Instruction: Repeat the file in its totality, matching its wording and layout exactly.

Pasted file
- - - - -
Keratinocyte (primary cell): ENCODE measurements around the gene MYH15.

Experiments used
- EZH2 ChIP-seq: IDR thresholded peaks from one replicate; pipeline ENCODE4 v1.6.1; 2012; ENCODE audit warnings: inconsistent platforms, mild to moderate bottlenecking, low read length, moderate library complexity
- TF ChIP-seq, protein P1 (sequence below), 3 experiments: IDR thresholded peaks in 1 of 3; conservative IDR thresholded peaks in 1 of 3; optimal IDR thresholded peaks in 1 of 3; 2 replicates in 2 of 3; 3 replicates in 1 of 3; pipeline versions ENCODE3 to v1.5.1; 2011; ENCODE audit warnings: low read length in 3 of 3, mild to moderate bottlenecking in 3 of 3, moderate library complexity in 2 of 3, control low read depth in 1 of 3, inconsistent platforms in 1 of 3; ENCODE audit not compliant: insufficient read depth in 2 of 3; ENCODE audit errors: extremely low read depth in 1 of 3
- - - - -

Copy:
Keratinocyte (primary cell): ENCODE measurements around the gene MYH15.

Experiments used
- EZH2 ChIP-seq: IDR thresholded peaks from one replicate; pipeline ENCODE4 v1.6.1; 2012; ENCODE audit warnings: inconsistent platforms, mild to moderate bottlenecking, low read length, moderate library complexity
- TF ChIP-seq, protein P1 (sequence below), 3 experiments: IDR thresholded peaks in 1 of 3; conservative IDR thresholded peaks in 1 of 3; optimal IDR thresholded peaks in 1 of 3; 2 replicates in 2 of 3; 3 replicates in 1 of 3; pipeline versions ENCODE3 to v1.5.1; 2011; ENCODE audit warnings: low read length in 3 of 3, mild to moderate bottlenecking in 3 of 3, moderate library complexity in 2 of 3, control low read depth in 1 of 3, inconsistent platforms in 1 of 3; ENCODE audit not compliant: insufficient read depth in 2 of 3; ENCODE audit errors: extremely low read depth in 1 of 3